California Forum

Suspensions and expulsions don’t help California’s workforce. Keep kids in school

The pathway to Harriet Eddy Middle School in Elk Grove is decorated by students for a lunch with parents in 2015 as part of a program to reduce suspensions in middle school.
The pathway to Harriet Eddy Middle School in Elk Grove is decorated by students for a lunch with parents in 2015 as part of a program to reduce suspensions in middle school. Sacramento Bee file

School dropouts are commonly discussed, but too often, school systems effectively push students out of school. This “pushout” is costly and produces terrible outcomes for students, school systems and the economy of our state.

Passing Senate Bill 607, the “Keep Kids in School Act,” by Sen. Nancy Skinner, will reduce school pushout by curbing the overuse of suspensions and expulsions in dealing with some of our most vulnerable students. The bill will impact children as young as five years old and help them stay in school.

Gary Toebben LA Area Chamber (1) (2).jpg
Gary Toebben

As the president and CEO of the Los Angeles Area Chamber of Commerce, and as a former junior high math teacher, I know how critically important it is to prepare our students early for success in life and our future workforce. When a young person is removed from school for disciplinary reasons, it can begin a process of disengagement that has serious and long-term consequences for the student and for our state.

A 2018 study followed every California 10th grader over three years and calculated that the state will lose approximately $2.7 billion over the lifetime of those students due to their increased dropout rates resulting from school suspensions.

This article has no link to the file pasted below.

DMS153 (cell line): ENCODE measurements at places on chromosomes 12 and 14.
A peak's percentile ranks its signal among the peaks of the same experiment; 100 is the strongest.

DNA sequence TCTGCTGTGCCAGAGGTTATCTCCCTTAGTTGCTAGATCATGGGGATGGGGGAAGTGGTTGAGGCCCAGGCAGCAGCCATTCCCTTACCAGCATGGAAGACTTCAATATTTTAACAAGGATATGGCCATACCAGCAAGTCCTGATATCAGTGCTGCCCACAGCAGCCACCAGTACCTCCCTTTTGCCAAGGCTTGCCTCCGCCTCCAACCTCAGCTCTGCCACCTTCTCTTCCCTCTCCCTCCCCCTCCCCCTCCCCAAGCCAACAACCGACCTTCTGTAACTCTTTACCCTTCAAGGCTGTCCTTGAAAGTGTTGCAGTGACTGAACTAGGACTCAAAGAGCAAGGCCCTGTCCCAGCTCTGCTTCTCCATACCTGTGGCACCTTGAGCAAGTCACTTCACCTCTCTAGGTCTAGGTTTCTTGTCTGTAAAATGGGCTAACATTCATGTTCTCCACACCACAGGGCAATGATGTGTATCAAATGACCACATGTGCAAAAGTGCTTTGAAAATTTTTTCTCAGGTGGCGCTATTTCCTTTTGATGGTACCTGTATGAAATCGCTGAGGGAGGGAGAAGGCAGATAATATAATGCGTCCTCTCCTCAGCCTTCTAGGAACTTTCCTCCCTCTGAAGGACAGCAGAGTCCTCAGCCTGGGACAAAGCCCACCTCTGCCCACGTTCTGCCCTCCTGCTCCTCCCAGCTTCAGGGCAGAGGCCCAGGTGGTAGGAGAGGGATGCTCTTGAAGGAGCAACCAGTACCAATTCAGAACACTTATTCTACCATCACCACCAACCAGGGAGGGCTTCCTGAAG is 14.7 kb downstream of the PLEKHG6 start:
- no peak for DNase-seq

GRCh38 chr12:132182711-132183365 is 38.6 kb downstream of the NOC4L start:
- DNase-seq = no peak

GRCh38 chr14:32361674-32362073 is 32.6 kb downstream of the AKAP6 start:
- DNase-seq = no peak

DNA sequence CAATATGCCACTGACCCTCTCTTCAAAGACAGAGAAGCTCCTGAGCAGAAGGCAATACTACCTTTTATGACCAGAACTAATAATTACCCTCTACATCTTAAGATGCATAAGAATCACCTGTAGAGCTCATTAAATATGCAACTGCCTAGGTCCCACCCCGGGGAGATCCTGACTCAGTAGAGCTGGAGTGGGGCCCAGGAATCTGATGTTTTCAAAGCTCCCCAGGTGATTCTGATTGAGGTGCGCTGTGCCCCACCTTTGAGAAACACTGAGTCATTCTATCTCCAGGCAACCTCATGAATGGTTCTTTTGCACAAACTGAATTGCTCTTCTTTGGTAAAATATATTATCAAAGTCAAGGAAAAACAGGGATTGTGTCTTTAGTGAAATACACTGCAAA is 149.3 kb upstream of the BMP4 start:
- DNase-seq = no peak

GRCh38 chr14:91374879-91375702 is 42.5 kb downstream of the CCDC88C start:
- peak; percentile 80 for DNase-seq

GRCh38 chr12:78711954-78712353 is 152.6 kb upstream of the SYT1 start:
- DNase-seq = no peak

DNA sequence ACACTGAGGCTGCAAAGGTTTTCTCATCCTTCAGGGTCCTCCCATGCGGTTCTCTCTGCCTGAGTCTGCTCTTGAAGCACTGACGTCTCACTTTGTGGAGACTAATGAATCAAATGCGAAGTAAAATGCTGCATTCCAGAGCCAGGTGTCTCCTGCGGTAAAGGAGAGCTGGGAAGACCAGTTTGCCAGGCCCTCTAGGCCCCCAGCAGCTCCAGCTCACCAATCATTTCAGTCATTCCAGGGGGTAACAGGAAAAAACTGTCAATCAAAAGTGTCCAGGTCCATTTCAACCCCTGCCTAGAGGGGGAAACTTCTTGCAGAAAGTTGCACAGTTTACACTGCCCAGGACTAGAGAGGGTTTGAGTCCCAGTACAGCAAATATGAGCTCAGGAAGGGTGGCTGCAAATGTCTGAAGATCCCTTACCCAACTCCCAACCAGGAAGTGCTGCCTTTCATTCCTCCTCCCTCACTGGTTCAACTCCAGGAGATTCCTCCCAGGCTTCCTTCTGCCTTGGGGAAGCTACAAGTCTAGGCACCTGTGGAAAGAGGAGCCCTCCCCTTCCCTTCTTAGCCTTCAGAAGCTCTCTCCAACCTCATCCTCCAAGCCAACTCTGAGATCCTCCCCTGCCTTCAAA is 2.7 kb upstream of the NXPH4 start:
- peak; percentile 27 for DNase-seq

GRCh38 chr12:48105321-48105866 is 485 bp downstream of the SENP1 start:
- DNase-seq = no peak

Opinion

The California Education code authorizes school districts to suspend students for various reasons. Some of these actions threaten school safety, and schools should continue to have the ability to take swift and decisive action to ensure safety on campus.

But safety is not the reason for many suspensions. “Disruption” and “willful defiance” are broad and subjective categories that have been used to justify suspensions for infractions such as not paying attention in class or failing to complete assignments. Under this bill, teachers will have the authority to remove a student from a specific class, without canceling their full school participation.

Disruption/defiance suspensions disproportionately impact students with disabilities and students of color. In the 2014-15 school year, black high school students lost 16 more days of instruction per 100 students than their white peers due to disruption/defiance suspensions.

Research shows that students need to be in school daily to succeed and that absenteeism contributes to the education achievement gap that undermines high school graduation and college attainment rates.

In Los Angeles, we have seen alternatives to suspension work. In 2013, Los Angeles Unified School District (LAUSD) became the first school district in California to ban suspensions for “willful defiance.”

Instead, LAUSD focused on alternative disciplinary methods, such as restorative justice, which holds students accountable while keeping them in the classroom. Due to LAUSD’s Restorative Justice program, the district has seen a 92 percent decrease in the number of days lost to suspensions while graduation rates continue to rise.

California has already seen how alternatives to suspensions and expulsions improve student outcomes, make schools feel safer for students and reduce the economic and social costs of school pushout. SB 607 is an important bill that will keep kids in school and help our state thrive.

Gary Toebben is president and CEO, Los Angeles Chamber of Commerce. Reach him at laareachamber@lachamber.com.

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